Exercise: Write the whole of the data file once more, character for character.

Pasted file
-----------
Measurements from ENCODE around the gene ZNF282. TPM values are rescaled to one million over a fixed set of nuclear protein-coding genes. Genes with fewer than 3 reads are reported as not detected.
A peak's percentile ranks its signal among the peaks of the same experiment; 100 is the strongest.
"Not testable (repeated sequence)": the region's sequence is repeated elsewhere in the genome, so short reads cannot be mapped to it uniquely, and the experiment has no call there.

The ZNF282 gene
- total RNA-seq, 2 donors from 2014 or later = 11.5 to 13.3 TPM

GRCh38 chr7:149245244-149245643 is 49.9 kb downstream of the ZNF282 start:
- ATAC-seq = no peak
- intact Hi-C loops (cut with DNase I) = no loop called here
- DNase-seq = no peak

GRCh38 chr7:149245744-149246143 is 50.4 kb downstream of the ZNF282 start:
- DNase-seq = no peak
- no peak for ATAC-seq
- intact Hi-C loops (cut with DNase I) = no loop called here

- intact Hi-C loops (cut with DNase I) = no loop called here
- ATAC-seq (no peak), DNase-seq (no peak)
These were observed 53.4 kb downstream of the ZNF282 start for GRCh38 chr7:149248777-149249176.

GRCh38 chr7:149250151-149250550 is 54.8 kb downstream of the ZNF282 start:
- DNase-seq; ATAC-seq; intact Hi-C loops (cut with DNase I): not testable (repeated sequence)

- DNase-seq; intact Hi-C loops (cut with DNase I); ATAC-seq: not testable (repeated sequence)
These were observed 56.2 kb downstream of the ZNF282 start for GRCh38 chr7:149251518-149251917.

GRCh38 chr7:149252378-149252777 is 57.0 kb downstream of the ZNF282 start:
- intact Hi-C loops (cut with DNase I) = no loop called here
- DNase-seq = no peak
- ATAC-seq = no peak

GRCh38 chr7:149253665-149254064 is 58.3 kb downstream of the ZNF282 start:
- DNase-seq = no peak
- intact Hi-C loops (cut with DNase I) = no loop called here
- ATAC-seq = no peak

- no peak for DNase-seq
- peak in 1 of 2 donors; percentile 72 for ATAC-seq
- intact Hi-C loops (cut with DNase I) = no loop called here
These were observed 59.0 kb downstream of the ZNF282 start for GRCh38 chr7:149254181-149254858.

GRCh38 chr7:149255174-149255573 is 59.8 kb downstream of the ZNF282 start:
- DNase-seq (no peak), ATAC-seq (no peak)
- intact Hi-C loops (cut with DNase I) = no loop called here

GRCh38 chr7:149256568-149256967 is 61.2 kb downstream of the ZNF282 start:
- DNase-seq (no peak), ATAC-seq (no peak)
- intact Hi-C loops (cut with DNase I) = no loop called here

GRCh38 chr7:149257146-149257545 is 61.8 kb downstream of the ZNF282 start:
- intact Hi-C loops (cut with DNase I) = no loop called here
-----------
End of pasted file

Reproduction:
Measurements from ENCODE around the gene ZNF282. TPM values are rescaled to one million over a fixed set of nuclear protein-coding genes. Genes with fewer than 3 reads are reported as not detected.
A peak's percentile ranks its signal among the peaks of the same experiment; 100 is the strongest.
"Not testable (repeated sequence)": the region's sequence is repeated elsewhere in the genome, so short reads cannot be mapped to it uniquely, and the experiment has no call there.

The ZNF282 gene
- total RNA-seq, 2 donors from 2014 or later = 11.5 to 13.3 TPM

GRCh38 chr7:149245244-149245643 is 49.9 kb downstream of the ZNF282 start:
- ATAC-seq = no peak
- intact Hi-C loops (cut with DNase I) = no loop called here
- DNase-seq = no peak

GRCh38 chr7:149245744-149246143 is 50.4 kb downstream of the ZNF282 start:
- DNase-seq = no peak
- no peak for ATAC-seq
- intact Hi-C loops (cut with DNase I) = no loop called here

- intact Hi-C loops (cut with DNase I) = no loop called here
- ATAC-seq (no peak), DNase-seq (no peak)
These were observed 53.4 kb downstream of the ZNF282 start for GRCh38 chr7:149248777-149249176.

GRCh38 chr7:149250151-149250550 is 54.8 kb downstream of the ZNF282 start:
- DNase-seq; ATAC-seq; intact Hi-C loops (cut with DNase I): not testable (repeated sequence)

- DNase-seq; intact Hi-C loops (cut with DNase I); ATAC-seq: not testable (repeated sequence)
These were observed 56.2 kb downstream of the ZNF282 start for GRCh38 chr7:149251518-149251917.

GRCh38 chr7:149252378-149252777 is 57.0 kb downstream of the ZNF282 start:
- intact Hi-C loops (cut with DNase I) = no loop called here
- DNase-seq = no peak
- ATAC-seq = no peak

GRCh38 chr7:149253665-149254064 is 58.3 kb downstream of the ZNF282 start:
- DNase-seq = no peak
- intact Hi-C loops (cut with DNase I) = no loop called here
- ATAC-seq = no peak

- no peak for DNase-seq
- peak in 1 of 2 donors; percentile 72 for ATAC-seq
- intact Hi-C loops (cut with DNase I) = no loop called here
These were observed 59.0 kb downstream of the ZNF282 start for GRCh38 chr7:149254181-149254858.

GRCh38 chr7:149255174-149255573 is 59.8 kb downstream of the ZNF282 start:
- DNase-seq (no peak), ATAC-seq (no peak)
- intact Hi-C loops (cut with DNase I) = no loop called here

GRCh38 chr7:149256568-149256967 is 61.2 kb downstream of the ZNF282 start:
- DNase-seq (no peak), ATAC-seq (no peak)
- intact Hi-C loops (cut with DNase I) = no loop called here

GRCh38 chr7:149257146-149257545 is 61.8 kb downstream of the ZNF282 start:
- intact Hi-C loops (cut with DNase I) = no loop called here